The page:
People say that Alaska only has two seasons: winter and summer. However I think of the time from March to May as spring. It is a time marked by the return of light and energy. It doesn’t really look like the spring I grew up with, in more temperate climates, because things don’t really turn green. However things melt, sap flows, buds and flowers appear on trees, birds start singing, and giant mosquitoes appear out of thin air. This week it stopped freezing at night. My front yard is free of snow. So much is changing quickly and I’m trying to stay on top of it: I’ve been noticing the changes, cleaning up the piles of winter, building garden beds, catching up with family and friends before summer madness comes and goes. Meanwhile I checked on my website and wonder how it is that I haven’t posted on this blog since mid-February. Sometimes time just slips away, or flies away. So I decided to write a quick update to fill you in on the happenings at Kristin Illustration since then.
In mid-February I tried to drive to Anchorage to teach a third grade class at Lake Otis Elementary School. The program is through Northern Journeys, which aims to prepare and develop skills that will help teachers become more adept at integrating the arts in their classrooms and teaching in a culturally responsive way. The day I left, it was supposed to warm up and rain for the first time all winter. I thought I’d get up early and beat the rain, but I did not. It was the first time that the McCarthy Road turned me around. After driving through deep snow (getting heavier by the second) and getting across the Lakina River, I came upon a small avalanche that crossed the road. I decided that exceeded my comfort zone for winter driving and turned around. This is part of living in rural, but still road-connected, Alaska; sometimes you just can’t get where you are going.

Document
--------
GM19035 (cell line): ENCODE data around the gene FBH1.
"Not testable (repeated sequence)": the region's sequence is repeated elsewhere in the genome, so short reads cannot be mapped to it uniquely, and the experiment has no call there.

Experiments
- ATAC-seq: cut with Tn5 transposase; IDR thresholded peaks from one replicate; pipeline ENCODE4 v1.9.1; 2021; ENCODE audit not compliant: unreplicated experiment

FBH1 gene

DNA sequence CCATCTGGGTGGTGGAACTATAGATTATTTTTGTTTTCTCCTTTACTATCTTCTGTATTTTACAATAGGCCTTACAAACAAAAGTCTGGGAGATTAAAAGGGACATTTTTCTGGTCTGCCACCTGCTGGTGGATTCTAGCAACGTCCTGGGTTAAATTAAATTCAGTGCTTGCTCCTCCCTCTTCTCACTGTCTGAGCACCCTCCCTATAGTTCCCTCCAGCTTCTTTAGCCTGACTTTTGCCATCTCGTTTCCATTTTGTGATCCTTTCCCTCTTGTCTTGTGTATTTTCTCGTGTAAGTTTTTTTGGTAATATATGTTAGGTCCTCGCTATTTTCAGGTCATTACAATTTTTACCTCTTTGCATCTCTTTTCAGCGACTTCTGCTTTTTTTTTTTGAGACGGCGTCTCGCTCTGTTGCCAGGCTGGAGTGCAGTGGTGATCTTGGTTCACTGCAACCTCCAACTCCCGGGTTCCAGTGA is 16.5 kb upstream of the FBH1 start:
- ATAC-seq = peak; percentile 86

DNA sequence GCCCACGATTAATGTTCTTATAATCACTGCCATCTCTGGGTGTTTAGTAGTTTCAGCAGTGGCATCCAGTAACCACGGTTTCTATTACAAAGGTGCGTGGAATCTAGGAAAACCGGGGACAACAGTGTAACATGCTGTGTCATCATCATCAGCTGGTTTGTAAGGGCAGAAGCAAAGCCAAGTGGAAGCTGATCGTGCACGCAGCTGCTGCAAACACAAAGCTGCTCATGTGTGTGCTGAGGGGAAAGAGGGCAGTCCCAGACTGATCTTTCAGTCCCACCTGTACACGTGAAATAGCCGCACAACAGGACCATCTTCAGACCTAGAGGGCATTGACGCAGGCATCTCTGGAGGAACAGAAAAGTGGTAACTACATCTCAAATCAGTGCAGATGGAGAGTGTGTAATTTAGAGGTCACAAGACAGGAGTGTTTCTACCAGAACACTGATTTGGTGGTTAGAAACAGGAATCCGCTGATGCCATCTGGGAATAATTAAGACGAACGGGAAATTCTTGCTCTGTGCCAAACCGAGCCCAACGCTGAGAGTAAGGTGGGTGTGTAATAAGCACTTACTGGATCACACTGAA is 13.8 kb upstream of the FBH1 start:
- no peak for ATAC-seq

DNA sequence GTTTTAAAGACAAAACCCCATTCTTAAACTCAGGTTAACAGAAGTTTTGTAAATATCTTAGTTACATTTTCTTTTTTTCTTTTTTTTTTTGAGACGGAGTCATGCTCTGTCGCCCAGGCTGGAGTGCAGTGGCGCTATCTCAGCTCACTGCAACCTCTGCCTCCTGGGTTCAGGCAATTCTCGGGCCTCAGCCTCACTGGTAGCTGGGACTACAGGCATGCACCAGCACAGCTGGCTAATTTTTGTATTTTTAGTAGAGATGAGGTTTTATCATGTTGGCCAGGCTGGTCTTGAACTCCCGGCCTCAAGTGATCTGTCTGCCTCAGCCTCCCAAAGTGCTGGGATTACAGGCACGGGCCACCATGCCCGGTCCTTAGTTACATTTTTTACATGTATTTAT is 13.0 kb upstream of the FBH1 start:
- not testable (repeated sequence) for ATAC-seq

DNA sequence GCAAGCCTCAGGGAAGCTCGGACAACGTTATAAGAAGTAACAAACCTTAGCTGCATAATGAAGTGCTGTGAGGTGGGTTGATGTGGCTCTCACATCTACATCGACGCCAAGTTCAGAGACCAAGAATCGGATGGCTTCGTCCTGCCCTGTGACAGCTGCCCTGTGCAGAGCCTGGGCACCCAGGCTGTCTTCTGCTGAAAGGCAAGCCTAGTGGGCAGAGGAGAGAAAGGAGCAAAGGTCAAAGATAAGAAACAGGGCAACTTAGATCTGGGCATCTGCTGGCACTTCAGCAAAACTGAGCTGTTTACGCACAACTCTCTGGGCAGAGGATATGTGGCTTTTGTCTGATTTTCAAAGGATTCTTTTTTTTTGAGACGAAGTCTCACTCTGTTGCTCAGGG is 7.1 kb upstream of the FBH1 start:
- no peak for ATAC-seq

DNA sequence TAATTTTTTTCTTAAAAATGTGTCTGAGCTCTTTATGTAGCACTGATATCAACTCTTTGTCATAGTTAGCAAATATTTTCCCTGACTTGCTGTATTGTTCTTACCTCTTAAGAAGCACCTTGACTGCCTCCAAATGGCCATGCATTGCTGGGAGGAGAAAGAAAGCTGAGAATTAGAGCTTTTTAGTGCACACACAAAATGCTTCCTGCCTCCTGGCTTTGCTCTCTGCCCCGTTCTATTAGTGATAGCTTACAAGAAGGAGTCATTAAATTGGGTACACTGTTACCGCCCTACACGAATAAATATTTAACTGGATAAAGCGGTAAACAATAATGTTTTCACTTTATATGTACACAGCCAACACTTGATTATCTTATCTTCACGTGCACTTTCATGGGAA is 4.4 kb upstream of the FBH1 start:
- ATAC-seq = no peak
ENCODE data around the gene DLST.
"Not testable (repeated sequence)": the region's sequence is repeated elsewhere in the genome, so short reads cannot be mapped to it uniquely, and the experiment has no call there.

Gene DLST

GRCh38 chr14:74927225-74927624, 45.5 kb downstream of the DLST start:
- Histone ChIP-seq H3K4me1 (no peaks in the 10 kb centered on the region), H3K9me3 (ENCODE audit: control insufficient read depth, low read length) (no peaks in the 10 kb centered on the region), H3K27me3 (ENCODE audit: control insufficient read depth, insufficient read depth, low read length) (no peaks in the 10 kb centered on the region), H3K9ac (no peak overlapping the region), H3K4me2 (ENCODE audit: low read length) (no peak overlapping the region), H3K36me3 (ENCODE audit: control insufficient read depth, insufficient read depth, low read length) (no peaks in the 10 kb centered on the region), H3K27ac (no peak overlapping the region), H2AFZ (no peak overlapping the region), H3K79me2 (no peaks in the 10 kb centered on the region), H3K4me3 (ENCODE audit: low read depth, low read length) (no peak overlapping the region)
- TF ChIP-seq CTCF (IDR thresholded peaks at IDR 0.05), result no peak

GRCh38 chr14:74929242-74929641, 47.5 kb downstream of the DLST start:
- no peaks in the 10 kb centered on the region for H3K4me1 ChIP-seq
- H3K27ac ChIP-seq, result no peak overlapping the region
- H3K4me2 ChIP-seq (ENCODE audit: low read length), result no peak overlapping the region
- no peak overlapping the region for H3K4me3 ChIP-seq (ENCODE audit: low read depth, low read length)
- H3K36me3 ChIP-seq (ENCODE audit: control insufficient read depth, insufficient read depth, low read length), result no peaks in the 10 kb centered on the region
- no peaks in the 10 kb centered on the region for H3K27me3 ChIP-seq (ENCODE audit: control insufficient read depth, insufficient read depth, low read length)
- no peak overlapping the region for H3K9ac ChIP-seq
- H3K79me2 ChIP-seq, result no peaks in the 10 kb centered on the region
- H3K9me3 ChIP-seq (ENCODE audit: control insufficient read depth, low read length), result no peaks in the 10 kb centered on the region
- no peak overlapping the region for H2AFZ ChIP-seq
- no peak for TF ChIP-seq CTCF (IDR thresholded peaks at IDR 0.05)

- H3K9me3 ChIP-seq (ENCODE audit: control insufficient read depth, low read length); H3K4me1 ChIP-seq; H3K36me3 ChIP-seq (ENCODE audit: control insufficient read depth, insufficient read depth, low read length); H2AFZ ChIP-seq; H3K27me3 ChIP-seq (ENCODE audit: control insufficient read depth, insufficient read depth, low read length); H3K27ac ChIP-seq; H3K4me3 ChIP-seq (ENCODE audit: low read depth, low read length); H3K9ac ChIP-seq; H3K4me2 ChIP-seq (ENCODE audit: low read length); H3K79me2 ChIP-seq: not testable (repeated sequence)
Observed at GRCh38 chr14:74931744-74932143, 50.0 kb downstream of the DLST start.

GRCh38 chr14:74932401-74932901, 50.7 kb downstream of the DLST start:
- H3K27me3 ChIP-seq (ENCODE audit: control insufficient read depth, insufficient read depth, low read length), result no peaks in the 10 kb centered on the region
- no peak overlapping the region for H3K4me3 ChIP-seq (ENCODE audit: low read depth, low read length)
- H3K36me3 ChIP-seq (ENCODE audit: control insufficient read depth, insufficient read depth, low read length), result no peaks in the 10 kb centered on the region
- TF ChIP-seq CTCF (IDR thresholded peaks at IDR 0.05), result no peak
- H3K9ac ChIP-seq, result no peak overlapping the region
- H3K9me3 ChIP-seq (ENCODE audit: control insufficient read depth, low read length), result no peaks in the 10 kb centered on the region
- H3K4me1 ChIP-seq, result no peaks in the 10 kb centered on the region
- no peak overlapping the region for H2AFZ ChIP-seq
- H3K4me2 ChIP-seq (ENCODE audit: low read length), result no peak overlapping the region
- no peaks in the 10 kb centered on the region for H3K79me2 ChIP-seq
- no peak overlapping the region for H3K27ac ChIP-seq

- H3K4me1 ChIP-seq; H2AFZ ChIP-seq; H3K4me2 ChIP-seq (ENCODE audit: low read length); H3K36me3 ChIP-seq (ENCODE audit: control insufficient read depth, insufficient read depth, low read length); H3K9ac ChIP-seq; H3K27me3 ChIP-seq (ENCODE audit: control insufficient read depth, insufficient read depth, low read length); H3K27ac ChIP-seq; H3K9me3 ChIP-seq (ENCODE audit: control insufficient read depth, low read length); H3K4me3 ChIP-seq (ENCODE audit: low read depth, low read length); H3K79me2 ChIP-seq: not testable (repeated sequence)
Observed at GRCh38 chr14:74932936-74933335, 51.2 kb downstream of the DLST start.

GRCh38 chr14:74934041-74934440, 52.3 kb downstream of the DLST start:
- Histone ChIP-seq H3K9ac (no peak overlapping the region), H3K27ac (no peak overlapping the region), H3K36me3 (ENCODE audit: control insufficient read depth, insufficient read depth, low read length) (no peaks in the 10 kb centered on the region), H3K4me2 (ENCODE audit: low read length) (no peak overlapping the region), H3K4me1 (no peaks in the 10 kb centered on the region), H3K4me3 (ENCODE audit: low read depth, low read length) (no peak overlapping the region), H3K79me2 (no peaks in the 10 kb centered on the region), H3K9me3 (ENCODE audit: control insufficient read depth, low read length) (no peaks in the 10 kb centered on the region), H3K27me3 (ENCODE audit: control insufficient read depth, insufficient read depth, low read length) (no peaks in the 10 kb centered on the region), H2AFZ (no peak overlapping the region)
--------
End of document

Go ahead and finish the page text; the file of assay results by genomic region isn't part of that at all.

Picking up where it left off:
I rescheduled my workshop and had so much fun with this group of students who love drawing. We made watercolor paintings of feathers and flowers. I wanted to give each person something relatively simple to work from, that they could each observe and hold in their hands. I think having a physical object to work from helped make the lessons successful. I had two afternoons with the class. The first day we focused on value, texture, and working monochromatically. The second day we worked with color. We learned observational drawing and painting and the foundations of science illustration. You can see my lesson plans here (they are linked at the bottom of the page). I’m happy to share and hope someone might make use of them.
Some teaching materials: Step by step drawing a feather; Prepping watercolor palettes for students
Despite the mid-February thaw, this winter was the coldest since Greg and I have lived at the Nizina. I don’t think it was abnormally cold, but it was a proper winter. One of the joys of a proper winter is that the river was frozen most of the time and frozen rivers are highways to places you don’t get to go in the summer. Thus March is the best time to get out and explore our greater backyard. After going to town to teach and finishing a pile of applications due March 1st we enjoyed some adventures.